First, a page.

At the same time, Martin Evans in England pursued similar work and used another method to increase the number of embryonic cells initially placed in culture, that of deferred implantation: if one performs an oophorectomy shortly after fertilization, one prevents the implantation of the embryo in the uterine wall. The blastocyst embryo therefore remains in the cavity of the uterus and its size increases.

Mr. Evans uses strain 129 mice and achieves a much higher success rate. It was then revealed that this strain 129, which is also distinguished by a high incidence of teratocarcinomas, lends itself particularly well to the establishment of stable ES cell lines. As with EC cells, the essential condition which allows these cells to continue to divide while remaining undifferentiated and pluripotent is to remain in a monolayer. If these cells become abundant, they form aggregates and differentiate. ES cells are distinguished from EC cells from teratocarcinomas by the fact that they are euploids while EC cells tend to become aneuploids and thereby drift into malignancy.

ES cells injected into a blastocyst generate chimeric mice like EC cells but, unlike them, they become incorporated into the germ line of the host. The nourishing cell layers used by these pioneers were soon replaced by a “growth factor”, LIF (Leukemia Inhibitory Factor), which proved to be a powerful differentiation inhibitor for mouse ES cells. Other substances can also have this effect like oncostatin M or CNTF (factor discovered for its trophic effect on certain neurons).

Do the differences in mammalian species lend themselves to the establishment of ES cell lines?

It is not so. As we have just seen, from the work of the pioneers clear differences appeared, in this respect, between the various breeds of mice, the strain 129 being particularly suitable for these experiments. Some species have so far shown resistance to the establishment of ES cell lines; this is the case for cattle and rats. In 1995, ES cells were obtained from blastocysts of a primate, the Rhesus monkey, by researchers at the Wisconsin Primate Research Center in the United States.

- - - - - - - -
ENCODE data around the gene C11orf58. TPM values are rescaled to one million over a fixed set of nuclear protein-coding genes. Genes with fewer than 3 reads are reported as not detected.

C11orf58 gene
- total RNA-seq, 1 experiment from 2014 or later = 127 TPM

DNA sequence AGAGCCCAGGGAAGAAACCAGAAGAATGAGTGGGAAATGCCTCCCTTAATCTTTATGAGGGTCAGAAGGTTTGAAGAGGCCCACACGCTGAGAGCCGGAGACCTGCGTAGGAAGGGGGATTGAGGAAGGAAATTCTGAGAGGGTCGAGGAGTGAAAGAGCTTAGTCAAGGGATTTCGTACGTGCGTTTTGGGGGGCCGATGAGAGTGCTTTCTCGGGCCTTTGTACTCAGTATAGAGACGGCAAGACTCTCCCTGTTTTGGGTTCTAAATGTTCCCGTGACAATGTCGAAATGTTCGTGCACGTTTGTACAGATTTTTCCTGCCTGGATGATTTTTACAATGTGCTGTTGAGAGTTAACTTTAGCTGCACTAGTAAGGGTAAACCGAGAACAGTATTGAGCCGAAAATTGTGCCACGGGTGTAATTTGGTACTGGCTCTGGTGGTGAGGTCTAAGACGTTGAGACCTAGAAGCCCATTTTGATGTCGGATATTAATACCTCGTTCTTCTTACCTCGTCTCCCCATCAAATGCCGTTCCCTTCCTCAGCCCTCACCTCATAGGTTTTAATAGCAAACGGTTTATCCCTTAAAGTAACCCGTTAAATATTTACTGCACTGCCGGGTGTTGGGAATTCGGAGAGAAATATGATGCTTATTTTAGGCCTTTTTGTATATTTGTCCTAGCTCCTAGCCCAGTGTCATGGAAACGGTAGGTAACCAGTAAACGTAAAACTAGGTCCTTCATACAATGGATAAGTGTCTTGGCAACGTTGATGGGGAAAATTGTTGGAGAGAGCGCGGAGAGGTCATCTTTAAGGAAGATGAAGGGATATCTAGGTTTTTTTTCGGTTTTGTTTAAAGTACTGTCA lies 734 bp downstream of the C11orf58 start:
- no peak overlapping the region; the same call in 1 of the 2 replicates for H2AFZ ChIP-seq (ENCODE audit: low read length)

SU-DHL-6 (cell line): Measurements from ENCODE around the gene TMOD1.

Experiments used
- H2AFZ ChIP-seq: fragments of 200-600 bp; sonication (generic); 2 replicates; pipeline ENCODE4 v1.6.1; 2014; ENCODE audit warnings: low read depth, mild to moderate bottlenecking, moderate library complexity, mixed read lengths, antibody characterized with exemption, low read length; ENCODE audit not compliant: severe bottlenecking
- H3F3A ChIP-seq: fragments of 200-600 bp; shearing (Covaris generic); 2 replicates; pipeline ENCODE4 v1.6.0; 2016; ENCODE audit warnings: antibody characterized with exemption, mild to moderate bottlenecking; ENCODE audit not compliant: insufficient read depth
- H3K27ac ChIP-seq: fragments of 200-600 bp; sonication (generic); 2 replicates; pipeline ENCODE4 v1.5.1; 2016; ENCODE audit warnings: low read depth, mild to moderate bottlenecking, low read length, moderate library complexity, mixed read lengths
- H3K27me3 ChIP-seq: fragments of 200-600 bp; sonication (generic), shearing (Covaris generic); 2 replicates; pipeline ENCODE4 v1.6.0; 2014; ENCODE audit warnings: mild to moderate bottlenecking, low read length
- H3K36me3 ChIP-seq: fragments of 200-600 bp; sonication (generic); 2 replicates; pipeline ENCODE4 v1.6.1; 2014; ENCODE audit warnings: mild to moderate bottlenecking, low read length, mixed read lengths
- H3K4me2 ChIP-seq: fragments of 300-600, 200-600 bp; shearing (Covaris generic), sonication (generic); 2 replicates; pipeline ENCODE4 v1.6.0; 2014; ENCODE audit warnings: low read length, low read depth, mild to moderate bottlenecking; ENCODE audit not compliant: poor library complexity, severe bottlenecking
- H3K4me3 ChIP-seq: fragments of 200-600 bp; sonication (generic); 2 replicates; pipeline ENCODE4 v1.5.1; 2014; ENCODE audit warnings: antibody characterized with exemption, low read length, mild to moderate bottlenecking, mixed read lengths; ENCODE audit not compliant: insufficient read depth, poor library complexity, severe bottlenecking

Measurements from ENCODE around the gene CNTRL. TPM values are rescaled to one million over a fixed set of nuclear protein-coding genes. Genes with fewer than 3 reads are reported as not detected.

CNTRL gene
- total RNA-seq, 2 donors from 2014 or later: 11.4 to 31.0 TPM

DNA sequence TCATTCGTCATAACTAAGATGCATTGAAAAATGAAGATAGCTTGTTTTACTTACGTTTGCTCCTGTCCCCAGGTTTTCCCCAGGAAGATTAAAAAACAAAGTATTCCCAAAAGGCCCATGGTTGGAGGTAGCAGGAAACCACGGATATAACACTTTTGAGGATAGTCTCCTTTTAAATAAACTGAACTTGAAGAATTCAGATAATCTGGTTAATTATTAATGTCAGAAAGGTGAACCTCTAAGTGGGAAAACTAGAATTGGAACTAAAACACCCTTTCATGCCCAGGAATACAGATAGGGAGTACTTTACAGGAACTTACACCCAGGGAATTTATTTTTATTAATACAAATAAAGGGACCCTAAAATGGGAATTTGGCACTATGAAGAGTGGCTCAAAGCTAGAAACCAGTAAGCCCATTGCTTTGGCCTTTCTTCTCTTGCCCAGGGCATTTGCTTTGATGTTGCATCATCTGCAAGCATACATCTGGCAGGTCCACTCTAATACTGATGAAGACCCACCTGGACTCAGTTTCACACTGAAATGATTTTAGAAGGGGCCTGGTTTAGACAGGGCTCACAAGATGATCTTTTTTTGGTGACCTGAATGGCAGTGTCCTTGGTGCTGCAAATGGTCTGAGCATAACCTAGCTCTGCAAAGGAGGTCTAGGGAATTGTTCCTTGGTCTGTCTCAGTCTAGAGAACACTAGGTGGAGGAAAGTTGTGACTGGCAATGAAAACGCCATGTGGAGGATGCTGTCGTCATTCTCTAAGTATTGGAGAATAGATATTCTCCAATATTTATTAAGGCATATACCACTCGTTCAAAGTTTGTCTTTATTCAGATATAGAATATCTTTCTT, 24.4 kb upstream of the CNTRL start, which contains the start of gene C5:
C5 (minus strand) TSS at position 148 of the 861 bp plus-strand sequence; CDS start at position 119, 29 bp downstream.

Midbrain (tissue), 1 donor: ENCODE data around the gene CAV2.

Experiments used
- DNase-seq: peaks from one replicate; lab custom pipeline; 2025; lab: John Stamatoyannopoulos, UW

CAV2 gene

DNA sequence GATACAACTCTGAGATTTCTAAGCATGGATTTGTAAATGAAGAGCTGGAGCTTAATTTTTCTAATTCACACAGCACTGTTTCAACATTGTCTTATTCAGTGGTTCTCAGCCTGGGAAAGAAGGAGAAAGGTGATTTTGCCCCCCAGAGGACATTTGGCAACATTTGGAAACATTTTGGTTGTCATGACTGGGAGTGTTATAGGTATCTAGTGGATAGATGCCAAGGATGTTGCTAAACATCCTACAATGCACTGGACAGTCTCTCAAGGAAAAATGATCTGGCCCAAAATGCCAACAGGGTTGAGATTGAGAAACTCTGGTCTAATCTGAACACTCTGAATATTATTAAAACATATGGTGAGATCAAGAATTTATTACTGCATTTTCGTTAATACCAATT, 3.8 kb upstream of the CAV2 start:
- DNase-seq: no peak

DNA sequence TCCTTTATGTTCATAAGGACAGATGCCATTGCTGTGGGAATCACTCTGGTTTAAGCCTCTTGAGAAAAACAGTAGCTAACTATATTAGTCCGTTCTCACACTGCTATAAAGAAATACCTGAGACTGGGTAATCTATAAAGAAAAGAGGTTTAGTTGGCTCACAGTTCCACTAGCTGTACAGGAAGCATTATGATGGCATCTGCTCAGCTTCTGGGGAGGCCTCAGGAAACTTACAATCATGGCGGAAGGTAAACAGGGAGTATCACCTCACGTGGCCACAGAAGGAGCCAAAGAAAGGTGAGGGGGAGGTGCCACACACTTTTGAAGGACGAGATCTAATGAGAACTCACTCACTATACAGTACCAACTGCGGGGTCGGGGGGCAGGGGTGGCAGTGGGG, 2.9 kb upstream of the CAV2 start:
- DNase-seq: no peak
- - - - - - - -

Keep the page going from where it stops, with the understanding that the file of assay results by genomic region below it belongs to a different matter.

In 1998, the same group published that human blastocysts also lent themselves to this evolution in culture but under conditions different from those which are favorable to the culture of mouse ES cells. Indeed, the differentiation of human ES cells is not inhibited by LIF, oncostatin M or CNTF as is the case in mice. The medium developed by J. Thomson allows the culture population to double in 20 to 40 hours. Human cells that retain high activity of the telomerase enzyme are, overall, more difficult to grow and handle than those of mice.

However, their differentiation capacities tested in vitro are satisfactory. Many cell types have so far been obtained in culture from human ES cell lines such as neurons, glia, hepatocytes, muscle and various epithelia. Several strategies have been developed to screen differentiated cells for possible transplantation for cell therapy. It should be emphasized that the injection in adults of pluripotent stem cells generally causes the occurrence of malignant tumors, these must therefore be carefully separated from the differentiated cells and excluded from the inoculate whose purpose is the replacement of injured cells. or dead. In conclusion, this still preliminary work raises great hopes for the use of ES cells for cell therapy in medicine.

Another source of stem cells is the germ cells of the fetal gonads.

Very early in the course of embryonic development certain cells escape the inductions which could direct their differentiation towards a particular cell type. They remain in an undifferentiated state and are, during organogenesis, animated by a particular behavior: they migrate to the gonadal blanks, lodge there and constitute a reserve of cells intended to perpetuate the species. These germ cells are intended, when the time comes, to differentiate into male (sperm) or female (oocyte) gametes according to their genetic equipment.

Morphological sexual differentiation

It was first shown in mice that the germ cells extracted from the gonad and placed in culture under adequate conditions can proliferate and provide cell lines quite comparable to ES cells derived from blastocysts (they are called cells EG to distinguish them from ES cells and indicate that they come from germ cells). In 1998, John Gearhart obtained human embryonic stem cells from germ cells extracted from the gonads of fetuses resulting from abortions.